Create relationships between tables


We have created two tables but as of now they are separate entities without any relationships. We now need to create a link between the two tables so that we are able to identify animals belonging to a farmer. Obviously, each farmer can have a number of animals; therefore, we will create what is called a One to Many relationship – meaning that an observation in the FARMER table will be linked to many observations in the ANIMAL table.

Like other Microsoft programs, there are many different ways to create links in Access.

This is one of the simpler approaches:

  • Open the ANIMAL table in Design view.
  • Go to the FARMERID field that we want to link with the FARMER table. Select Look up wizard from the Data Type column to start the wizard.
  • Leave the default option as it is, i.e. ‘I want the lookup column to lookup the values in a table or query’ and click Next.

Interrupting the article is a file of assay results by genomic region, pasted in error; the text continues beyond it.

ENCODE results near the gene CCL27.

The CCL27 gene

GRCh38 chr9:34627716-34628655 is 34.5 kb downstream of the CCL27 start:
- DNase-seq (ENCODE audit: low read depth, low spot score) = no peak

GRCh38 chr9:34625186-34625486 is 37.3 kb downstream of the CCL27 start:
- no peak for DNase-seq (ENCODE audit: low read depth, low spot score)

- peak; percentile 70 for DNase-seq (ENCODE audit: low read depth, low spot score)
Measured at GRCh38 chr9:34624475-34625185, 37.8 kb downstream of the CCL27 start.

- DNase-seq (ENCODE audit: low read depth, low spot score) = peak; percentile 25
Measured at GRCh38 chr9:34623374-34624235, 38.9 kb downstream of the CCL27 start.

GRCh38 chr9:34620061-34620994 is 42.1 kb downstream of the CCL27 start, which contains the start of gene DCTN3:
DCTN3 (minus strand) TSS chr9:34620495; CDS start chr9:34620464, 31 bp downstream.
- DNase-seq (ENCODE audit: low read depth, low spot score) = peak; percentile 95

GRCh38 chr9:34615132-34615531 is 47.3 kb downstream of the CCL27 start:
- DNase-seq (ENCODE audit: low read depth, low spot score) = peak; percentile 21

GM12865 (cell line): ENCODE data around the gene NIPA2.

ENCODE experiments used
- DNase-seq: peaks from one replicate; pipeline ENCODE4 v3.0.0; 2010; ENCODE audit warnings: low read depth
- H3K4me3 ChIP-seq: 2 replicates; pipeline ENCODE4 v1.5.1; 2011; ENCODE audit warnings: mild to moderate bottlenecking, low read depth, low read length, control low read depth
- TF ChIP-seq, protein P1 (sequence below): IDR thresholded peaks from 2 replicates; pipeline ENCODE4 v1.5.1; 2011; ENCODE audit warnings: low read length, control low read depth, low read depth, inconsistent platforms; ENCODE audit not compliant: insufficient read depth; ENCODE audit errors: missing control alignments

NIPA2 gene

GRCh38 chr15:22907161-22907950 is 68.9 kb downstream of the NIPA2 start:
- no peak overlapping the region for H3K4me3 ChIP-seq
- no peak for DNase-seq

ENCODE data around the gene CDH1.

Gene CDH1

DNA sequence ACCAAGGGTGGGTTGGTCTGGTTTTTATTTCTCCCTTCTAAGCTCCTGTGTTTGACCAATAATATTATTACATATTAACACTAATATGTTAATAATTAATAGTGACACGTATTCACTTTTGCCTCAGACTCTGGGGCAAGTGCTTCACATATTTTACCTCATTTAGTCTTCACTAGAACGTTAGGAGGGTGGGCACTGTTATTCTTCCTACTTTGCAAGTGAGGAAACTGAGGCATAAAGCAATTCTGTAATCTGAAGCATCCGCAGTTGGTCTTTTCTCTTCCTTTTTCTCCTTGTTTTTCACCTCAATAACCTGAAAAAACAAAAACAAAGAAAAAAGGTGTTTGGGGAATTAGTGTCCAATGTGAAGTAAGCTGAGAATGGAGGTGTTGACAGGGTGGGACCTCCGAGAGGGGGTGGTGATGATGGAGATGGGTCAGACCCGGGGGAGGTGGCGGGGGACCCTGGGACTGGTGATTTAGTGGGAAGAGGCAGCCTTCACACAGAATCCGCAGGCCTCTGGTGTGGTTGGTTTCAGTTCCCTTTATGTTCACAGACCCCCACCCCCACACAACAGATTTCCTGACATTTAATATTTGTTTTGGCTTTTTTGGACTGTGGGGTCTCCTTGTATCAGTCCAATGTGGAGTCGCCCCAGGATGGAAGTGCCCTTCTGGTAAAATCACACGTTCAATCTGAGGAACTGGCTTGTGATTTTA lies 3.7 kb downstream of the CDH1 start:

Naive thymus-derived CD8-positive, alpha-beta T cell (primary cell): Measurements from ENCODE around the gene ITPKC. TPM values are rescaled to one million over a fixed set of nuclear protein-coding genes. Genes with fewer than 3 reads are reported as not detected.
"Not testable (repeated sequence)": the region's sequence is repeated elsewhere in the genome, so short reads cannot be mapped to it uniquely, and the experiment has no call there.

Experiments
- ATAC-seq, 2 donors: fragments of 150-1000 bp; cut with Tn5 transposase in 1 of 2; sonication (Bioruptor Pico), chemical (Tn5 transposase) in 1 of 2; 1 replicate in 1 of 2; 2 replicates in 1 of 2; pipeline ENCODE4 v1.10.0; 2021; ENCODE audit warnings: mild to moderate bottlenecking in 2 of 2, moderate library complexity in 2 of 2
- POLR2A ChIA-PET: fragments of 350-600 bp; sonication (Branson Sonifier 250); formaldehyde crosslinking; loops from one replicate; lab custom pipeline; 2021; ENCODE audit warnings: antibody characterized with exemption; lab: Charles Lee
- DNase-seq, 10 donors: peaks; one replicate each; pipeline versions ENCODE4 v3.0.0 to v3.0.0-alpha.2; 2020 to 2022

• Select the table with the parent field, i.e. the FARMER table. Note: the FARMER table is automatically selected as you have only one table other than the ANIMAL table.
  • Specify fields that you want to show in the combo-box (say FARMER ID, FirstName and the LastName) and click Next.
  • Click Next and Finish the wizard to create the relationship.
  • To check that the link has in fact been created, go to Tools>Relationships and verify that the two tables linked at FARMERID.

Although I do not want to go into too much detail in this introductory tutorial, you can double click the link (line) between the tables and edit relationships. Particularly, you can select the Enforce Referential Integrity and Cascade Update Related Fields check boxes. Referential integrity means that you cannot enter animal data without first entering the corresponding farmer record, i.e. you cannot have ‘orphan’ records.

Cascade Update Related Fields property means that if you change the FARMERID for a farmer in the FARMER table, it is automatically updated in the related the ANIMAL table.

For further information about these properties – search for the document ‘About relationships in an Access database (MDB)’ in MS Access help.


ENDS